The Life and Work of Garcilaso de la Vega

1. Introduction

Garcilaso de la Vega was a Spanish poet of the Renaissance who is widely considered to be one of the most important authors of sonnets in the Spanish language. He is often referred to as “the first modern European poet” due to his innovative use of metre and his focus on vernacular languages, as opposed to Latin. Garcilaso’s work is heavily influenced by the Italian poet Petrarch, whom he met while living in Naples, and he is seen as one of the key figures in the development of the Petrarchan sonnet form. In addition to his sonnets, Garcilaso also wrote numerous canciones (songs) and eclogues (poems written in pastoral style).

2. Who was Garcilaso?

Garcilaso de la Vega was born in Valencia, Spain in 1501. His father, García López de Padilla, was a captain in the Spanish military, while his mother, Isabel de Zayas y Sotomayor, came from a noble family. Garcilaso’s parents died when he was just a child and he was raised by his maternal grandparents. He received an excellent humanist education and was proficient in Latin, Greek, and Hebrew. In 1526, he enlisted in the Spanish army and fought against the French in Italy. It was during this time that he met Petrarch and became interested in vernacular poetry. After being injured in battle, Garcilaso returned to Spain and retired from military life. He married Isabel Freire de Figueroa in 1529 and had two children with her: Rodrigo (who died young) and Isabel. In 1533, he travelled to Naples at the invitation of Vittoria Colonna, one of Petrarch’s closest friends. It was there that he met another famous Italian poet, Giovanni Pontano, with whom he would later collaborate on an edition of Pontano’s collected works. Garcilaso spent the remainder of his life in Naples; he died of an illness in 1536 at the age of 35.

3. What legacy did Garcilaso leave behind in his sonnets?

Garcilaso’s sonnets are characterized by their realist style and sincere emotionality. This is in contrast to the idealized love poems of Petrarch, which were more focused on an idealized concept of love than on actual human emotions. Garcilaso’s poems are also notable for their images; rather than simply describing his emotions abstractly, he paints vivid pictures that help readers to understand exactly what he is feeling. For example, in Sonnet XXXI from Eclogue I, he compares his love for his mistress to a ship caught in a storm:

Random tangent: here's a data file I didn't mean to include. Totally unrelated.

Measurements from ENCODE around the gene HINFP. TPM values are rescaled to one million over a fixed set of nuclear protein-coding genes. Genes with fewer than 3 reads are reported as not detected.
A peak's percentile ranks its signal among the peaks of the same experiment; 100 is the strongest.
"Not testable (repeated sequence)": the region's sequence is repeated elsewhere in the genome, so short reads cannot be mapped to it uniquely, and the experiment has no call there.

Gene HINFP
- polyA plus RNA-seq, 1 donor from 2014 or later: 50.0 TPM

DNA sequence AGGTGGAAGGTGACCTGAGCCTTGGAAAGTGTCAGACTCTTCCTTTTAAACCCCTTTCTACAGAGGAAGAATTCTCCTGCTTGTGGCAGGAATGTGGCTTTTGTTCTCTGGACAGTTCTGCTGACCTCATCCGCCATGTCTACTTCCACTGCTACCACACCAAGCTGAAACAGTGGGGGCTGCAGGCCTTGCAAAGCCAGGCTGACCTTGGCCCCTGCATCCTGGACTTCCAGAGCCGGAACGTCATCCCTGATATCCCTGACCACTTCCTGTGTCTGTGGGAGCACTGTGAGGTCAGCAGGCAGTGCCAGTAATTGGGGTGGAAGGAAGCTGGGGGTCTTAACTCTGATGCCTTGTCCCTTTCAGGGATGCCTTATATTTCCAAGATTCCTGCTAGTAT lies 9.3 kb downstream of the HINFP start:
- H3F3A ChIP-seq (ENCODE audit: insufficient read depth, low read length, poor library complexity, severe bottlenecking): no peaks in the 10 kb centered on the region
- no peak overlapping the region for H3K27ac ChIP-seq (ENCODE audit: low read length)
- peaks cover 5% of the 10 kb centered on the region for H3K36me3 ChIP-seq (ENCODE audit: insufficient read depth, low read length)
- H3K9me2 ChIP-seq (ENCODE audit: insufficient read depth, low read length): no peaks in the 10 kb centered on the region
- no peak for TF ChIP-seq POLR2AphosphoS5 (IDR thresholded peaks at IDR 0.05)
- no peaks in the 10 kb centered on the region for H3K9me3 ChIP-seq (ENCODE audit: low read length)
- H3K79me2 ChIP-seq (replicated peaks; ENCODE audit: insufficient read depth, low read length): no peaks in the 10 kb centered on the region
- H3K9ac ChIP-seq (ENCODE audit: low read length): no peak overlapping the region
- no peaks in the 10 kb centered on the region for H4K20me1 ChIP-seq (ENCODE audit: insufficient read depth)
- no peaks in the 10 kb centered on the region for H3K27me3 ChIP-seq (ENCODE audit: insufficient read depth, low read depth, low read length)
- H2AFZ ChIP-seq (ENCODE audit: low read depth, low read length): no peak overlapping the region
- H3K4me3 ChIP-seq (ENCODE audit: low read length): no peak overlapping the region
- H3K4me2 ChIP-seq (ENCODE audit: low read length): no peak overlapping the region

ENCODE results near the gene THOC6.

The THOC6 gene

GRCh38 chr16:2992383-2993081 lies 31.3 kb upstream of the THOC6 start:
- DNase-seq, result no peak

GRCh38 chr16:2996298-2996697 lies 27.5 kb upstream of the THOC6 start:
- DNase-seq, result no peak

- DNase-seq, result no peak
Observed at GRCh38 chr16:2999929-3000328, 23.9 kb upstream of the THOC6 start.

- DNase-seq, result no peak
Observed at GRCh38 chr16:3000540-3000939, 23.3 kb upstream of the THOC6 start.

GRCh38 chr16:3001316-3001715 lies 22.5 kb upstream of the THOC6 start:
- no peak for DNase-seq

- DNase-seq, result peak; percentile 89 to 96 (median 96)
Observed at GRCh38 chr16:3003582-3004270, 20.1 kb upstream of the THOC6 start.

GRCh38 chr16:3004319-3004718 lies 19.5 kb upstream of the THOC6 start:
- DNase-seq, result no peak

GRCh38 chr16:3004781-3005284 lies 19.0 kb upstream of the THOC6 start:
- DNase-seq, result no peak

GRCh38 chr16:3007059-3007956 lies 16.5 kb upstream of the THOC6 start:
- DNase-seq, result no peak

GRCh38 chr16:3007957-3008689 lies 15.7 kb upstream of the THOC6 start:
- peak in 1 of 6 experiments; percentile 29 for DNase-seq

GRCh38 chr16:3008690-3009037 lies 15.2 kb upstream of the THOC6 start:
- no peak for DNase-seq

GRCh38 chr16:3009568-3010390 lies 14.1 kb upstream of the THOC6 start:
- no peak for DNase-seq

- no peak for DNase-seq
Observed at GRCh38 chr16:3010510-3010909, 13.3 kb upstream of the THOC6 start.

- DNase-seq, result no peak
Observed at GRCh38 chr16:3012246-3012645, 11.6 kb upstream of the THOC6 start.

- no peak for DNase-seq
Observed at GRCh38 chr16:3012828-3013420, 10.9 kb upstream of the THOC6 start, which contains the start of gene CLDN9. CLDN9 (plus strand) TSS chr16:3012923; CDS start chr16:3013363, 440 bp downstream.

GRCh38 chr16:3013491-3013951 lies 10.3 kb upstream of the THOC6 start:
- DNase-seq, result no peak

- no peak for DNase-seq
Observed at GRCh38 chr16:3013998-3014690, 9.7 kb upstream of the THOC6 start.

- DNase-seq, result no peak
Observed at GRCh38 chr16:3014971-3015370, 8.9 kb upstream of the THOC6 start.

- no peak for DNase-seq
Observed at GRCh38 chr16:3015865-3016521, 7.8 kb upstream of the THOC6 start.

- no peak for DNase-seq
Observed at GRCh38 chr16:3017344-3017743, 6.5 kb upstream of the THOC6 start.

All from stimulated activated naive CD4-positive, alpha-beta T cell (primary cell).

“My lady loves me as I love her; / She does not love me more or less; / My feelings ebb and flow towards her / As tides obey the moon’s increase.”

This focus on concrete images makes Garcilaso’s sonnets some of the most accessible and relatable works of poetry from the Renaissance period.

4. How does Garcilaso’s work reflect the zeitgeist of the 14th century?

Garcilaso’s work reflects many of the major trends of the 14th century Renaissance. As mentioned above, his focus on vernacular languages was a departure from the traditional focus on Latin (which was seen as the language of scholars and educated elites). This shift reflected the growing importance of the middle class in Renaissance society. Garcilaso’s sonnets also reflect the humanist focus on individualism and personal expression. This is most evident in his use of first-person pronouns; unlike Petrarch, who often wrote in the third person about his love for an unattainable woman, Garcilaso frequently uses “I” and “me” to refer to himself and his feelings. This gives his sonnets a much more intimate and personal feel than those of his predecessor.

5. Conclusion

Garcilaso de la Vega was a Spanish poet of the Renaissance who left a lasting legacy in his sonnets. His work reflects the major trends of the 14th century, including the shift from Latin to vernacular languages and the humanist focus on individual expression. His poems are characterized by their realist style and sincerity, which sets them apart from the idealized love poems of Petrarch. In addition, Garcilaso’s use of concrete images is one of the most distinctive features of his poetry.


Garcilaso's 14th century legacy influenced his sonnets by making them more accessible to a wider audience.

The specific elements of the 14th century that are reflected in Garcilaso's sonnets include the increased use of vernacular language and the focus on personal expression.

In what ways do Garcilaso's sonnets reflect a departure from traditional 14th century poetry?Garcilaso's sonnets depart from traditional 14th century poetry in their form, content, and style.